Hepatic Steatosis Is Highly Prevalent Across the Paediatric Age Spectrum, Including in Pre-school Age Children

J. Dhaliwal; G. B. Chavhan; E. Lurz; A. Shalabi; N. Yuen; B. Williams; I. Martincevic; A. Amirabadi; P. W. Wales; W. Lee; S. C. Ling; M. Mouzaki

Disclosures

Aliment Pharmacol Ther. 2018;48(5):556-563. 

In This Article

Methods

This was a retrospective cohort study at The Hospital for Sick Children (SickKids) in Toronto. We included previously healthy children, ages 1–17 years of age, who had undergone an abdominal CT scan as a part of routine trauma assessment from 2004 to 2015. Children were excluded if they had an associated spleen and/or liver injury, known underlying metabolic or other disorder known to contribute to hepatic steatosis (eg mitochondrial disorder), concurrent medication use that could predispose to hepatic steatosis (eg corticosteroids, methotrexate) or abdominal CT scans that were not of adequate quality to assess for hepatic steatosis. The local Ethical Review Boards had approved the study prior to data collection.

Data Collection

All data were collected from the SickKids Trauma Database. The Hospital for Sick Children is a level 1 paediatric trauma centre and receives referrals from across Ontario. A trauma data analyst populates the SickKids Trauma Registry prospectively, with each admission. These data are subsequently submitted to the Ministry of Health.

Anthropometrics and baseline demographics were collected. The data included patient age, gender, weight z-score, length/height z-score (CDC z-score), medication use at the time of CT scan and past medical or surgical history. Serum transaminase levels obtained on the day of the CT scan were also collected. Elevated alanine aminotransferase (ALT) was defined as >26 U/L in males and >22 U/L in females.[16]

Abdominal Computer Tomography Assessment

Abdominal contrast CT scans were used for non-invasive assessments of hepatic steatosis and measurements of anthropometry. Volume data were acquired using helical scanning and images were reconstructed into 5 mm slice thickness for viewing. Attenuation (density) of liver and spleen, and area (%) of abdominal subcutaneous tissue and visceral adipose tissue were measured on axial images. Liver parenchymal density in Hounsfield units (HU) was measured using region of interests (ROI) of approximately 200 mm2 in both the right and left hepatic lobes, avoiding major vessels. Similarly, splenic attenuation was measured with ROI of approximately 200 mm2 (Figure 1A). Hepatic steatosis was defined as a difference between liver and spleen attenuation index of less than −25 HU.[17] Subcutaneous adipose tissue was measured as distance from skin to the anterior abdominal wall musculature, at mid-clavicular line at the level of the umbilicus.[15,17] An average of two measurements was recorded and used in the analyses (Figure 1B). A single reviewer blinded to participant characteristics performed all the radiological measurements including hepatic attenuation, splenic attenuation and subcutaneous adipose tissue. An independent radiologist analysed a subset (8%) of the same set of CT scans to assess inter-observer reliability for these measurements. The inter-observer reliability agreement between the reviewers, with respect to the difference in hepatic and spleen attenuation (HU) and subcutaneous fat measurements (mm), was excellent, with intra-class correlation (ICC) values of 0.92 (95% CI: 0.85–0.96) and 0.99 (95% CI: 0.98–0.99), respectively.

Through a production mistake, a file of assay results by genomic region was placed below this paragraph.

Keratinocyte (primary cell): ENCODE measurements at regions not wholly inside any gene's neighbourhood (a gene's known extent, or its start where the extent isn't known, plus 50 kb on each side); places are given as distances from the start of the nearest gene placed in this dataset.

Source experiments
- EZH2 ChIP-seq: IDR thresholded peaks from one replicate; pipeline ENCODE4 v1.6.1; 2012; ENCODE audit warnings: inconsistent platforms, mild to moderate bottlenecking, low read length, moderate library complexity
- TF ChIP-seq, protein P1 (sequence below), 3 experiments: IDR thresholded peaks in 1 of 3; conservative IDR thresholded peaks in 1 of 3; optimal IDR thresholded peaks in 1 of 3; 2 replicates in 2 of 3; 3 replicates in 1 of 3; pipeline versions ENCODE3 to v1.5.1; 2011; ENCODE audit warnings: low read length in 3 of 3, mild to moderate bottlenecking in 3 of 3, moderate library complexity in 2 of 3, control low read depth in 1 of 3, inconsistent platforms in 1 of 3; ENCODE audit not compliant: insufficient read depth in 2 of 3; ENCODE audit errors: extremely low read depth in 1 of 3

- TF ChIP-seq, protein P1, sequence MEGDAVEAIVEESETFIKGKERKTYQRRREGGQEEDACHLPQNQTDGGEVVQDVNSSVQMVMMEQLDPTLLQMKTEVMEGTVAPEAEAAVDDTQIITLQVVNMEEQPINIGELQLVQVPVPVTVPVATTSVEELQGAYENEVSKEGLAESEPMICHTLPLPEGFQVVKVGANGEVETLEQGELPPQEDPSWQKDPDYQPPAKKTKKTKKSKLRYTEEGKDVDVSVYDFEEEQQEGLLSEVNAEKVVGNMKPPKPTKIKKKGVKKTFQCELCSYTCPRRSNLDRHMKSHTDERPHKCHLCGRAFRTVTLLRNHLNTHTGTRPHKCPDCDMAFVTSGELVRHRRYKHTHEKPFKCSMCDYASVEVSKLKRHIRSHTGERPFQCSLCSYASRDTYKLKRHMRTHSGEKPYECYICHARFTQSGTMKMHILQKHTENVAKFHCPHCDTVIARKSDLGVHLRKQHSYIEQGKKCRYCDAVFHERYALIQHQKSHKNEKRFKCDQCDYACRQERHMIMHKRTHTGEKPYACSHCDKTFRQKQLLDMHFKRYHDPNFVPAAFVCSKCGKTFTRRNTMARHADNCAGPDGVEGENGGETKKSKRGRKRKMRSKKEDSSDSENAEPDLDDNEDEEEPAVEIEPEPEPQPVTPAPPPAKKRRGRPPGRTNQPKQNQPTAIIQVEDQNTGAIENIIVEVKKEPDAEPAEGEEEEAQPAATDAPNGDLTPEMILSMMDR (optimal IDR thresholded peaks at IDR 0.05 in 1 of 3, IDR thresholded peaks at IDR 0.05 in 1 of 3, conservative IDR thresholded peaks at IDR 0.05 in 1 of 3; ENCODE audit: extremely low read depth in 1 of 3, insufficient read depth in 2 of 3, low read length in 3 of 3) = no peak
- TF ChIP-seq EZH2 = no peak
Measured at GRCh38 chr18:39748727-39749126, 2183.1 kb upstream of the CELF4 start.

Figure 1.

A and B, CT image with measurement of liver and splenic parenchymal attenuation at the level of the umbilicus, with measurement of subcutaneous adipose tissue in the right and left mid-clavicular line

A software modification was performed in MATLAB programming language (Mathworks, 1 Apple Hill Drive, Natick, MA, USA) to quantify the total adipose tissue region based on the voxels having a value within −200 and −20 HU. A connected region-clustering algorithm allowed the separation of abdominal subcutaneous fat from visceral fat (Figure 2A). A user created mask (Figure 2B) was used to correct for mislabeled voxels within the HU region, as well as, the usage of erosion and dilation (skin, partial volume effects). One slice at the umbilicus level was selected for segmentation. The percentage of the total area occupied by abdominal subcutaneous adipose and visceral adipose tissue was measured on each slice. A different reviewer, who was blinded to participant characteristics, performed the measurements. We have predetermined excellent inter-observer reliability (ICC = 0.99) of this technique that will be published in a separate technical study.

Figure 2.

A and B, CT image at level of umbilicus with area of abdominal subcutaneous (red), visceral adipose tissue (blue) and visceral adipose tissue masked (orange)

Statistical Analyses

Normally distributed continuous variables were described as mean and standard deviation (±SD), and nonnormally distributed continuous variable as median and interquartile range (IQR). Categorical variables were expressed as frequency and proportions. Continuous variables were compared with analysis of variance [ANOVA], independent sample t test, or Mann-Whitney test, as appropriate. Categorical variables were compared with the Pearson Chi-square test. Inter-observer for difference in hepatic and splenic attenuation, and subcutaneous adipose tissue measurements in mm2 was assessed using interclass coefficient (ICC). Statistical significance was defined as two-tailed P < 0.05. All analyses were performed using IBM SPSS Statistics Version 24 (IBM Corp., Armonk, NY, USA).

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